European Commissioner for Economic and Financial Affairs Pierre Moscovici on Monday said the European Stability Mechanism (ESM) Board of Governors had decided to disburse 1.1 billion euros of loans to Greece, linked to the first review. He said the decision was based on the compliance report prepared by the European Commission and the other institutions, showing that Greece had completed all remaining milestones.
“Today’s decision to disburse 1.1 billion is an important step in this heavily front-loaded programme and it also opens the door for the second review of the programme to start,” he said.
“I am happy that we have reached this point and we must absolutely go on, as I said, to try to build a ‘success story’ with Greece now. We are on the right path,” the Commissioner added.
He noted that these milestones included reforms on a number of key issues, including pensions, bank governance, energy, privatisation and others, covering all parts the Greek economy, and he thanked Finance Minister Euclid Tsakalotos and Greek authorities for their efforts to complete this work.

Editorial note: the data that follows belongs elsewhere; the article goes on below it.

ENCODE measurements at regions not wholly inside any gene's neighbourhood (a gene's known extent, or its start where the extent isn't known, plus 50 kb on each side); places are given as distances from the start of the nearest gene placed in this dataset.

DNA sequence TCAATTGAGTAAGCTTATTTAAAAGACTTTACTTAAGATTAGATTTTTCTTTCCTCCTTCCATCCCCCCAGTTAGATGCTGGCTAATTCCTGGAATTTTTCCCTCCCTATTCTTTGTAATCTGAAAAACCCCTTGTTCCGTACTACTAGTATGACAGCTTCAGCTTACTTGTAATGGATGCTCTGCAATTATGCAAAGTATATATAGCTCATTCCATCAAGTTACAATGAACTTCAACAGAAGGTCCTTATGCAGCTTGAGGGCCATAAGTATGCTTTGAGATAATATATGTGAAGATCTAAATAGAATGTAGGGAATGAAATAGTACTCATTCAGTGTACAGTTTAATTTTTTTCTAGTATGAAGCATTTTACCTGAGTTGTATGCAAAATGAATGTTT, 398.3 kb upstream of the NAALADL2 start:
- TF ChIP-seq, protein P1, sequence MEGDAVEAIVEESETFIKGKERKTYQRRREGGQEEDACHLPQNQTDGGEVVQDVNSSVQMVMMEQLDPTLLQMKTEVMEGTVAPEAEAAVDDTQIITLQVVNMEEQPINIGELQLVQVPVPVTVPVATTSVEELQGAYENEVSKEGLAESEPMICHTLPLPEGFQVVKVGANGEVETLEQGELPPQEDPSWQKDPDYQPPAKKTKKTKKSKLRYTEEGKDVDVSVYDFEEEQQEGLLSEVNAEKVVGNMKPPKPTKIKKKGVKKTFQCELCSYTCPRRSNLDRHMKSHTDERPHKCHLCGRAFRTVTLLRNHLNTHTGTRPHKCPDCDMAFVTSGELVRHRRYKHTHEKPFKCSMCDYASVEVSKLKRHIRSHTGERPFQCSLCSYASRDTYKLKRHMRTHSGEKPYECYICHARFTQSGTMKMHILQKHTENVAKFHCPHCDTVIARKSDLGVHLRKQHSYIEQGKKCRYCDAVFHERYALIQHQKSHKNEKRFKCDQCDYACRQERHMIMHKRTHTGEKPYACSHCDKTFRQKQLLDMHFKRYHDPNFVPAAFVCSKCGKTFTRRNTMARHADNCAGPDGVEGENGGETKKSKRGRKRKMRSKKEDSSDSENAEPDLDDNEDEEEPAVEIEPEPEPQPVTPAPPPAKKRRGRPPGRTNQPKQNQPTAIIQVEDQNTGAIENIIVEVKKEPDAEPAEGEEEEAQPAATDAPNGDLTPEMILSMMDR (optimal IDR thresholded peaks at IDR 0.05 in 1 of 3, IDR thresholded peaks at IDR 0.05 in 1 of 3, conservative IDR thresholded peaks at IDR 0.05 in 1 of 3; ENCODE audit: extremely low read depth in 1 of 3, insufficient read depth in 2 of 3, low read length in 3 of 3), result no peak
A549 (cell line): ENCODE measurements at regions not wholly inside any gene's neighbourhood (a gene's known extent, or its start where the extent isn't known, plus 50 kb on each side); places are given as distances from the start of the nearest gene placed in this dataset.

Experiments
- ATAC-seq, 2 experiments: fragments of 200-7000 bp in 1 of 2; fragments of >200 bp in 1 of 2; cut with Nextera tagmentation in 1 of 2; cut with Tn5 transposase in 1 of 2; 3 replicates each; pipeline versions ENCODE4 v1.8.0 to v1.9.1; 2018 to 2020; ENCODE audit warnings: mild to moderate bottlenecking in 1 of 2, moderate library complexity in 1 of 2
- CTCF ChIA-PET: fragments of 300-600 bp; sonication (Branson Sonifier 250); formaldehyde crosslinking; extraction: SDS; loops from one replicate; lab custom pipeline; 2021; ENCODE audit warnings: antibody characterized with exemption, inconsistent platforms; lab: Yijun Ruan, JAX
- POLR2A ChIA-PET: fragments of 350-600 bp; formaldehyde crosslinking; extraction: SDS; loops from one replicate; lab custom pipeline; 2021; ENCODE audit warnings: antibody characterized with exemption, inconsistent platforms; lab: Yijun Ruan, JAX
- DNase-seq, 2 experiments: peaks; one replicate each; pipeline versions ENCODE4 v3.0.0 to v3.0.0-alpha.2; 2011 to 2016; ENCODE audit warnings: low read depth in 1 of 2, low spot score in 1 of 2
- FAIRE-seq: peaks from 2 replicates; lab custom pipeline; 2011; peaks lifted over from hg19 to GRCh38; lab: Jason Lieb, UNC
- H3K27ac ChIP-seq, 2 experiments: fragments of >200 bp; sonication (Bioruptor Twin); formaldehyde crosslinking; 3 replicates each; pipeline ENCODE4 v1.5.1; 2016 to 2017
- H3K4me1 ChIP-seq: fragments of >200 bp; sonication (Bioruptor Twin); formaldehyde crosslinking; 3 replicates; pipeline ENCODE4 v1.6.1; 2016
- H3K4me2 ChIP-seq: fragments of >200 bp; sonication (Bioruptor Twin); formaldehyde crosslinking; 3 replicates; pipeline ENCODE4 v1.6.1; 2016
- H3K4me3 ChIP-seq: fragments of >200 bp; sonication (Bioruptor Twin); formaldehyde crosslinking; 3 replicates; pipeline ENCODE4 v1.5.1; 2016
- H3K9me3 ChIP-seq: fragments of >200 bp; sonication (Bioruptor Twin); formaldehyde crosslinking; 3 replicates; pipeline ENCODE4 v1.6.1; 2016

“The measures will lead to budget savings of about 3 pct [of GDP] between 2016 and 2018,” he said, adding that he shared the view of Eurogroup President Jeroen Dijsselbloem about the state of the Greek economy. “We have quite good news from growth and also fiscal execution.”
Moscovici also welcomed the significant progress that has been made in arrears, noting that this “must and will continue” since it was critical for relieving pressure on the real economy in Greece.
He announced that teams from the institutions will return to Athens in October to start the technical work of the second review, which will move the focus from legislation to implementation of the reforms.
ESM chief Klaus Regling explained that the Eurogroup’s decision had approved the disbursement politically and that the official decision for the disbursement of the 1.1 billion euros will be taken at the next ESM Board of
Directors meeting in two weeks, on October 24. Regarding the remaining 1.7 billion euros, Regling said that this could possibly be disbursed at the same time, provided the institutions have received the missing data for September, showing that the target for net arrears clearance has been met.
He said that Greece had submitted figures for July and August showing that the 1.8 billion euros ear-marked for arrears clearance has been fully used for the purpose intended.
“For net clearance we need to know whether there have been any new arrears accumulating so that is what we are waiting for,” he added.